Individual Mental Health Counseling/Psychotherapy
Individual psychotherapy is a time to explore what keeps you from living the life you want to live. Change is hard, even when it is something you want and/or need. When you are feeling depressed, anxious or overwhelmed, it can be hard to know what needs to change to help you feel better.
I am here to listen to your story, with compassion and caring, and to help you figure out what keeps you stuck, what may move you forward, or help you be okay with where you are. My goal is for you to feel empowered.
I use a variety of therapeutic techniques in my work depending upon your individual needs and goals. In addition to my training and experience as a clinical social worker, my background as an eating disorder specialist dietitian, includes work with a variety of behavior-based therapies like CBT, ACT and DBT skills. Since a lot of clients aren’t quite sure what needs to change or if they are ready for next steps, motivational interviewing can be helpful. I also have a nerdy fascination with neuroscience and embrace many of the findings from Positive Psychology research. The reality is that no one treatment approach works for everyone, so I stay open to a variety of ways that may help my clients.
Special Areas of Practice
- Eating Disorders and any other problems related to food, exercise, weight, and body image
- Substance Use Disorders
- Life transition challenges
- Relationship issues
Eating Disorder Treatment – Psychotherapy
Psychotherapy is the cornerstone of treatment for an eating disorder. As described on my Nutrition Services page, the ‘Best Practice’ for eating disorder treatment consists of a multi-disciplinary team of professionals. This includes a therapist, medical provider, dietitian, and sometimes a psychiatrist or psychiatric nurse practitioner to prescribe medications as an adjunct to therapy.
In the eating disorder treatment field most of the continuing education (conferences, webinars, etc.), targets the multi-disciplinary team. This means that for more than a decade I have attended trainings alongside therapists, medical providers, psychiatrists, and other dietitians, learning the whole spectrum of areas involved in these complex disorders. My 400-hour clinical social work internship at the Center for Change (CFC) in Orem, Utah affirmed how much my training as an eating disorder dietitian prepared me for my work as a therapist. Specializing in all levels of eating disorder treatment, CFC provided me with an incredible experience in my new role on the treatment team.
Alcohol and Drug Problems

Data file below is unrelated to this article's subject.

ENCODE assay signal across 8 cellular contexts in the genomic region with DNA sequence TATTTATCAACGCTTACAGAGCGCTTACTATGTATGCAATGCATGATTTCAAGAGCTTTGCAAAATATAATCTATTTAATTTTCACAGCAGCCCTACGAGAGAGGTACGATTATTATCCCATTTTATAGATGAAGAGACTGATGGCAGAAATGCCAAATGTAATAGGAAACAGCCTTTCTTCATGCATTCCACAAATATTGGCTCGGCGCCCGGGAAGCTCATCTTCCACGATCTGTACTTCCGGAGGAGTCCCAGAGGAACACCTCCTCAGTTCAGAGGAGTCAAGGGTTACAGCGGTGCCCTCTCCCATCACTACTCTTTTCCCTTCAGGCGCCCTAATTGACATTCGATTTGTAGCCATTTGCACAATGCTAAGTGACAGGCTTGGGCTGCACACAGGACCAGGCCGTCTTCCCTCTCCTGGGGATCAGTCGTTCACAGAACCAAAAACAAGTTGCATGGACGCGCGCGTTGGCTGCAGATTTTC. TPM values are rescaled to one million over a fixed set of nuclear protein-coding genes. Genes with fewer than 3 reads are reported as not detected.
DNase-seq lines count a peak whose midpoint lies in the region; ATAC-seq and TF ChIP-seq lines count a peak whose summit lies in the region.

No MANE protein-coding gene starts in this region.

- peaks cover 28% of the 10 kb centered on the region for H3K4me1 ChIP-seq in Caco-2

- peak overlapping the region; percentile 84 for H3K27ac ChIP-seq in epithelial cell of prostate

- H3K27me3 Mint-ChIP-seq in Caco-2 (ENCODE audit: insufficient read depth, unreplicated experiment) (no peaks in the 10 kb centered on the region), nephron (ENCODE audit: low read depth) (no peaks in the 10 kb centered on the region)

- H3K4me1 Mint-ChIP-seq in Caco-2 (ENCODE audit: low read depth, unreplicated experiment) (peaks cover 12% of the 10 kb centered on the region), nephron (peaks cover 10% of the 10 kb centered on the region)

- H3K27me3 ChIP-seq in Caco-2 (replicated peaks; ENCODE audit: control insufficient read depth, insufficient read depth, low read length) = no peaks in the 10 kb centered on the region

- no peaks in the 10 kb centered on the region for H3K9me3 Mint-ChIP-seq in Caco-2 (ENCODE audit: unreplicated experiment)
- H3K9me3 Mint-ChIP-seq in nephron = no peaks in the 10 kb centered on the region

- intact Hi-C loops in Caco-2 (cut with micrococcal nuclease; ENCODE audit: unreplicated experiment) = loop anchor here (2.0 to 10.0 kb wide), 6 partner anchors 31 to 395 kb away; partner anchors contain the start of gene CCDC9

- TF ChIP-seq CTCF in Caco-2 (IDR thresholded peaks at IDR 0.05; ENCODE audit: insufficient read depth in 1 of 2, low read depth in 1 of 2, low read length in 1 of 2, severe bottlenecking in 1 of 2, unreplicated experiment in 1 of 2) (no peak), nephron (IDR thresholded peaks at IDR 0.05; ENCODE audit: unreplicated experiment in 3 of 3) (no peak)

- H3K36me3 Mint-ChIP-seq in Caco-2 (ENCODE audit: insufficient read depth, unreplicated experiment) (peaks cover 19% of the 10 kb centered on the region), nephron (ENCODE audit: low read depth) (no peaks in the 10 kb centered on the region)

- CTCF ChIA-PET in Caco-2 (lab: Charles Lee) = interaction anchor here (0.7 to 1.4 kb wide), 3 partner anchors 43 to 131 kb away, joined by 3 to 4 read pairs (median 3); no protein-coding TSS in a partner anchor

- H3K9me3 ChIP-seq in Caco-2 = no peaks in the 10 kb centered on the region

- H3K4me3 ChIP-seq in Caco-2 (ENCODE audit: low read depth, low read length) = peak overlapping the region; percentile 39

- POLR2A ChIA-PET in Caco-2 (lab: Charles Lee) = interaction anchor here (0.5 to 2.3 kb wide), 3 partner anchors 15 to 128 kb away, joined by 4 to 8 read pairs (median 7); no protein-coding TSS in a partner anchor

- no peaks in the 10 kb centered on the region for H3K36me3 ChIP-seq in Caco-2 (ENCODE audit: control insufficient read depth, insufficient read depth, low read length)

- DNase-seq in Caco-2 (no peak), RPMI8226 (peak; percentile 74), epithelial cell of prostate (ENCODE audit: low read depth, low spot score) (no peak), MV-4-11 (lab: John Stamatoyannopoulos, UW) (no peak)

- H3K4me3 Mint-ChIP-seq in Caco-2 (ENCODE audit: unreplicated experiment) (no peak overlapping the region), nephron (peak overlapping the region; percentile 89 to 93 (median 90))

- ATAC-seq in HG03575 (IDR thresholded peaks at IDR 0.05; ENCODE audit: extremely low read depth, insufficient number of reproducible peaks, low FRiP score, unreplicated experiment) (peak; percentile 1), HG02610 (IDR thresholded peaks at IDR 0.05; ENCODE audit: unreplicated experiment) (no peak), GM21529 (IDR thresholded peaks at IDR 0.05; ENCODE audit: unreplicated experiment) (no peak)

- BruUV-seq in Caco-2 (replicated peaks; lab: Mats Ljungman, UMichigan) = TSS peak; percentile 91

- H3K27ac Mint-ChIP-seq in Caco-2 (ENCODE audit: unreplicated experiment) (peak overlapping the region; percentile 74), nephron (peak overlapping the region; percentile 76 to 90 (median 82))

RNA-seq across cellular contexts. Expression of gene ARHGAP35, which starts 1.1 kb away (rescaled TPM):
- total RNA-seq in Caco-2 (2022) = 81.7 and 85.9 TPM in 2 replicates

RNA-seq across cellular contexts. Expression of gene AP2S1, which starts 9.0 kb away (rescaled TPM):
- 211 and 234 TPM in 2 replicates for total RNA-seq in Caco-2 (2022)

Substance Use Disorders, involving alcohol and/or drugs, are complex problems that may happen suddenly or develop over time. During my advanced clinical internship and post-graduation employment I have had the opportunity to work with a wide variety of clients struggling with these issues. I knew going into this work there is a lot of crossover between disordered eating and exercise issues and substance abuse problems. What I didn’t know is that I could be as passionate about my work with substance abuse as I am with eating disorders.
We live in a culture that promotes a variety of substances as ways to celebrate, cope with difficulties, connect with others socially, and relax at the end of a hard day. These substances include food, alcohol, drugs (prescription and recreational), caffeine, etc. Determining when a substance shifts from helpful or at least acceptable, to problematic, is not as easy as it sounds. I work with clients to understand the role substances play in their lives (past and present), how it impacts their relationships and other important aspects of life. For many people, group therapy and/or self-help programs such as AA, NA, Recovery Dharma, SMART Recovery, etc. are an important part of recovery from a substance problem. Therapy is often an important part of the “discovery” process that supports recovery.
I recommend an initial psychotherapy session to assess your substance use and discuss the level of care that is appropriate for you based on the guidelines put forth by ASAM (American Society of Addiction Medicine) and DSM-5 (Diagnostic and Statistical Manual of Mental Disorders, 5th Edition) criteria.
Going forward I hope to establish groups that may be helpful for clients struggling with a variety of problems involving substances. If you are interested in such groups feel free to email me and I will keep you informed of any new services Beyond Broccoli provides.